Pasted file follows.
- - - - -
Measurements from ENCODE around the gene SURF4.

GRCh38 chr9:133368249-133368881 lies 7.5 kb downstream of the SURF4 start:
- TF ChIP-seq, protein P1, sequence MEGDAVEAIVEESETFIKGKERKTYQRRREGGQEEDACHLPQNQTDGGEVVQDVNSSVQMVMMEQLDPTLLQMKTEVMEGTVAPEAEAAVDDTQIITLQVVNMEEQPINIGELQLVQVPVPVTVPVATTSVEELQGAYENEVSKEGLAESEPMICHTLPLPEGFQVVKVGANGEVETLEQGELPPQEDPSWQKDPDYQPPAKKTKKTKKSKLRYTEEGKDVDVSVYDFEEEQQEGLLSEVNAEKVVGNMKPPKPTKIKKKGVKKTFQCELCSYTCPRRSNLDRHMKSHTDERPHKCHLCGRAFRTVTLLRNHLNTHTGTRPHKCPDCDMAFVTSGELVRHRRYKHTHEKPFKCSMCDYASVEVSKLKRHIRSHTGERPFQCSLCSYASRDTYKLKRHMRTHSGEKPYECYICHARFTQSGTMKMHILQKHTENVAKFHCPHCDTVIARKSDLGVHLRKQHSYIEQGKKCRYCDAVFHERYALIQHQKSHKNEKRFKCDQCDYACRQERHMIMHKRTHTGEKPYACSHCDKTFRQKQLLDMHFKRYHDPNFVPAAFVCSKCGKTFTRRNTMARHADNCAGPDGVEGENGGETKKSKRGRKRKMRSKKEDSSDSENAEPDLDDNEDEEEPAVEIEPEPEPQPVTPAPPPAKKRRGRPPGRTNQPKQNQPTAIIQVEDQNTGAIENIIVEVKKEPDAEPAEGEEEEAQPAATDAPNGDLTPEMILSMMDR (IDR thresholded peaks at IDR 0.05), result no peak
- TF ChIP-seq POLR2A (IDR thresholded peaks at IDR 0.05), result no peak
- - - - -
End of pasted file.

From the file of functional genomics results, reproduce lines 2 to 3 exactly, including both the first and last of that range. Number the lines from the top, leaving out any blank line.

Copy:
GRCh38 chr9:133368249-133368881 lies 7.5 kb downstream of the SURF4 start:
- TF ChIP-seq, protein P1, sequence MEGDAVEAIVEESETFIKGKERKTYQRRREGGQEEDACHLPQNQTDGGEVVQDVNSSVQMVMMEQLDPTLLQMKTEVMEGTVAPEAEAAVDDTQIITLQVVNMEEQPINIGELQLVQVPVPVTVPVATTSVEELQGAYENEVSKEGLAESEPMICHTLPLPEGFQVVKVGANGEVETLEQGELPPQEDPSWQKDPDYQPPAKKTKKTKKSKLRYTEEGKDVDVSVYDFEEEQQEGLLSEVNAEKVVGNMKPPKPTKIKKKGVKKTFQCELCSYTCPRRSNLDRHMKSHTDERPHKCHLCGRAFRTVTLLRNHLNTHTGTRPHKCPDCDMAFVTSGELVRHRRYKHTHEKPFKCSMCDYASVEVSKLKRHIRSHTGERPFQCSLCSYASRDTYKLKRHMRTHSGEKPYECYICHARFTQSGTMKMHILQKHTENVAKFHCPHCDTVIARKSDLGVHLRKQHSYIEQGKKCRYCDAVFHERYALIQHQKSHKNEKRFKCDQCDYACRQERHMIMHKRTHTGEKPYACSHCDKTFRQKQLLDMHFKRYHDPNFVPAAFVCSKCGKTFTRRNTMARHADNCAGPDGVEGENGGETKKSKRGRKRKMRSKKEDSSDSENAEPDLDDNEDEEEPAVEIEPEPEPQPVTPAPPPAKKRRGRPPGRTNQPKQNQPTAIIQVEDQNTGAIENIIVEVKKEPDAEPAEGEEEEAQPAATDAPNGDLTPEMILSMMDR (IDR thresholded peaks at IDR 0.05), result no peak